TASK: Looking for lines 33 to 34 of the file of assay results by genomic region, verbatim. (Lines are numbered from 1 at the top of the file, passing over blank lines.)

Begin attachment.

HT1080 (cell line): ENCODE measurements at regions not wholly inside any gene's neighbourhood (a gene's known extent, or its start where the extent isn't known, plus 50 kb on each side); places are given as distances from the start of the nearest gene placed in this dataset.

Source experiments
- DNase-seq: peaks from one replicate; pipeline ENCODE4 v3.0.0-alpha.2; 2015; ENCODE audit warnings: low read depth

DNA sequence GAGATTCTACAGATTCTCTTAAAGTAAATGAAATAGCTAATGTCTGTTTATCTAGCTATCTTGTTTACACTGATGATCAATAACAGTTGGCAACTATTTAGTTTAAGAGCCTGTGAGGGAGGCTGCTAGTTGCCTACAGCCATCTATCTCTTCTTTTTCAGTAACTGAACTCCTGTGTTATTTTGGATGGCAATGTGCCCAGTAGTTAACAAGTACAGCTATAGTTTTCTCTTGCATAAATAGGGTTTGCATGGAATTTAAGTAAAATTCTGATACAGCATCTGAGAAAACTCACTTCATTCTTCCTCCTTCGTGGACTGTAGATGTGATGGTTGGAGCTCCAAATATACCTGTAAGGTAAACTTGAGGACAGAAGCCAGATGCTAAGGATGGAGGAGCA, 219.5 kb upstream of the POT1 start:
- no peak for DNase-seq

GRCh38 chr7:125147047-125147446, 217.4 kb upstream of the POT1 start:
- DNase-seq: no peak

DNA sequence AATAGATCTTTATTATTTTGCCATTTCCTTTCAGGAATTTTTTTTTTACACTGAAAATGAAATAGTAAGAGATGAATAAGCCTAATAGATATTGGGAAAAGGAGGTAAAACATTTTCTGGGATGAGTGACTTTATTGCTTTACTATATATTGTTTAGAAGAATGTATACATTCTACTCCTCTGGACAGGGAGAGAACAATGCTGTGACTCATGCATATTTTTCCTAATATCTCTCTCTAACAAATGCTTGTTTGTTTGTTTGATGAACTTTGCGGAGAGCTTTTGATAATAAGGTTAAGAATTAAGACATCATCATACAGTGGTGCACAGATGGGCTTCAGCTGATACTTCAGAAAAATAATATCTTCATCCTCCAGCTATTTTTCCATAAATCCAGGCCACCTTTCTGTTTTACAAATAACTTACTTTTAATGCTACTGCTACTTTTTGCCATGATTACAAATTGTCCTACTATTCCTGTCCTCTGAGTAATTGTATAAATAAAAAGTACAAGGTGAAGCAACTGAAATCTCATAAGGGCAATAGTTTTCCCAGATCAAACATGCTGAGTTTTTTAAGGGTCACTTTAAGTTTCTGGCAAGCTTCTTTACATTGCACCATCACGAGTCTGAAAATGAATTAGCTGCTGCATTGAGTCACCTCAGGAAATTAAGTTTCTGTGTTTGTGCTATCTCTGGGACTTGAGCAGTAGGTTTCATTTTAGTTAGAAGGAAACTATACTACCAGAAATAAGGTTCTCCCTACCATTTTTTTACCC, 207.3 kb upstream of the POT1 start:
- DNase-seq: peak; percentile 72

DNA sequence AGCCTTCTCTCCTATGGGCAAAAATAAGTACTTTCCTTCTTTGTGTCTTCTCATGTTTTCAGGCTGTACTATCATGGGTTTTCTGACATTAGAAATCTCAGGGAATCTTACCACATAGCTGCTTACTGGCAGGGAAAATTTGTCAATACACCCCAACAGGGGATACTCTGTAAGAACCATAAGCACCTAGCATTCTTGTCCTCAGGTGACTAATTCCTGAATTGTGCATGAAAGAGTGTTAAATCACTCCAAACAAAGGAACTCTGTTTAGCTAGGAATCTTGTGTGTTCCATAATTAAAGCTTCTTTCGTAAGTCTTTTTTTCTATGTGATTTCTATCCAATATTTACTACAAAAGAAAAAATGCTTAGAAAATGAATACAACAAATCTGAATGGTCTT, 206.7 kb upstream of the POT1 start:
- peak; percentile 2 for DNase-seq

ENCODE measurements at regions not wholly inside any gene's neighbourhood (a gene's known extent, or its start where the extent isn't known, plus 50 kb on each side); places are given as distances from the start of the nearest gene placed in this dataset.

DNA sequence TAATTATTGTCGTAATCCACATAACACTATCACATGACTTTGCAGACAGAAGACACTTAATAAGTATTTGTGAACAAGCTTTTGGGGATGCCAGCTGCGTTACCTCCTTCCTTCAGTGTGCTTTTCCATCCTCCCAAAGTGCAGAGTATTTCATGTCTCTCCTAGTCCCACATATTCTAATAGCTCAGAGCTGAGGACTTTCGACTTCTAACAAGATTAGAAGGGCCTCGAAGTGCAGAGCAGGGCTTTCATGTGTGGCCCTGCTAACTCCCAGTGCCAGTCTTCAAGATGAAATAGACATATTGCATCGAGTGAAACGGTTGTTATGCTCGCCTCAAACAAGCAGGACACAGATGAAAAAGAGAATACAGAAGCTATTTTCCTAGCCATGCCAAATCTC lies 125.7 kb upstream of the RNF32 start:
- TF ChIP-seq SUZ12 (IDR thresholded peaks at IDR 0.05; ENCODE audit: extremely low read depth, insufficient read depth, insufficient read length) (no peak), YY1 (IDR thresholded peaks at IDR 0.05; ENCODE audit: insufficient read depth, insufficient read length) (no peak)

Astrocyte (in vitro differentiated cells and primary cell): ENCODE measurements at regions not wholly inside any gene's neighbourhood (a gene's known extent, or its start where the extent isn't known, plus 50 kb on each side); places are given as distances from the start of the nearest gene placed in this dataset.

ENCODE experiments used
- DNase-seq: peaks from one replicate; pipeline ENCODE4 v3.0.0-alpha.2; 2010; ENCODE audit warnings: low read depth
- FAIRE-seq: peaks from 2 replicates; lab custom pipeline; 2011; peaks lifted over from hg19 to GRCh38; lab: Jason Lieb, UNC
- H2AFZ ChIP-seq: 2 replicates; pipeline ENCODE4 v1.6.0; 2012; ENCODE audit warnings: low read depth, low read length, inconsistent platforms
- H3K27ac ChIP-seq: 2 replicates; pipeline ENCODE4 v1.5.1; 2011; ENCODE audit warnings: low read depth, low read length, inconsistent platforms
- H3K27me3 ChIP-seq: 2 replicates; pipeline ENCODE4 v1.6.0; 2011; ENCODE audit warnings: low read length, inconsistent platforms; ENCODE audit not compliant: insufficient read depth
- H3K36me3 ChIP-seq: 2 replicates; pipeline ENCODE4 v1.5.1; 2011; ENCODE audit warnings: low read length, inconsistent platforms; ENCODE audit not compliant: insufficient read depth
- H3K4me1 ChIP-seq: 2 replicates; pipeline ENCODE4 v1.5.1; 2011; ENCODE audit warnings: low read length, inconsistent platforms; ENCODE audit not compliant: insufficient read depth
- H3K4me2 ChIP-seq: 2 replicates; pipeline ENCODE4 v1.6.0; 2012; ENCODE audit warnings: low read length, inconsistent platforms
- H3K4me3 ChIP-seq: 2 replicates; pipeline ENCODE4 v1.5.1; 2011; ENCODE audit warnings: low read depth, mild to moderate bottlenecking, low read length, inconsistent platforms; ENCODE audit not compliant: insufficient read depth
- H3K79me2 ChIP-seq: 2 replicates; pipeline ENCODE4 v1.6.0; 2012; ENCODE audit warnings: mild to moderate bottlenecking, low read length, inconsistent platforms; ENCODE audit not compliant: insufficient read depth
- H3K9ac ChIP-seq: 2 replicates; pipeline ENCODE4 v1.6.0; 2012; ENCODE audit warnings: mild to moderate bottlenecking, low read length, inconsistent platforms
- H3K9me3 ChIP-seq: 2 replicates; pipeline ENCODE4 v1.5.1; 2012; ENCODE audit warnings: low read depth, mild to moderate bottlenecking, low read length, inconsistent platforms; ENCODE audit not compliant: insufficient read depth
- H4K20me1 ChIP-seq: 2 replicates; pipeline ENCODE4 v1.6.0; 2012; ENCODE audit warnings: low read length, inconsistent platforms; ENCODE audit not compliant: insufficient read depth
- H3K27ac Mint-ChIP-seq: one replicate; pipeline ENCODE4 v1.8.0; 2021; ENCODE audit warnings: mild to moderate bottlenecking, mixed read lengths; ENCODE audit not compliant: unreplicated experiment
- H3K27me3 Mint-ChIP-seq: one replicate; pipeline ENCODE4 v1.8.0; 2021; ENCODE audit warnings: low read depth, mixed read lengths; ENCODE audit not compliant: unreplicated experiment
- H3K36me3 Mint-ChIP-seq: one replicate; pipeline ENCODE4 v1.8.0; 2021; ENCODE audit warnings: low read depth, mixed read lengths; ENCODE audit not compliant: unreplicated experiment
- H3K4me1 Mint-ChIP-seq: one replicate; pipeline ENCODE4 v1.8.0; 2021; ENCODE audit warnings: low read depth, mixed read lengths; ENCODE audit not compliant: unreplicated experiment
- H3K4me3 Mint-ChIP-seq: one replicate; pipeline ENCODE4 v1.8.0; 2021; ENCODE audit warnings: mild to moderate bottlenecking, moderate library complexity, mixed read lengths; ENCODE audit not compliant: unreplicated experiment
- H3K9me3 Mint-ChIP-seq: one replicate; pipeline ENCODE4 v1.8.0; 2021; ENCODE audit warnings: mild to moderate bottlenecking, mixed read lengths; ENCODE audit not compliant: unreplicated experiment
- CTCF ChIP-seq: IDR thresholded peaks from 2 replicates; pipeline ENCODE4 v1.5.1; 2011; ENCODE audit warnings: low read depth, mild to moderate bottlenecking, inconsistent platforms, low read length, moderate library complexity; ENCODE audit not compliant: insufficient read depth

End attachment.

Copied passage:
- H3K4me1 Mint-ChIP-seq: one replicate; pipeline ENCODE4 v1.8.0; 2021; ENCODE audit warnings: low read depth, mixed read lengths; ENCODE audit not compliant: unreplicated experiment
- H3K4me3 Mint-ChIP-seq: one replicate; pipeline ENCODE4 v1.8.0; 2021; ENCODE audit warnings: mild to moderate bottlenecking, moderate library complexity, mixed read lengths; ENCODE audit not compliant: unreplicated experiment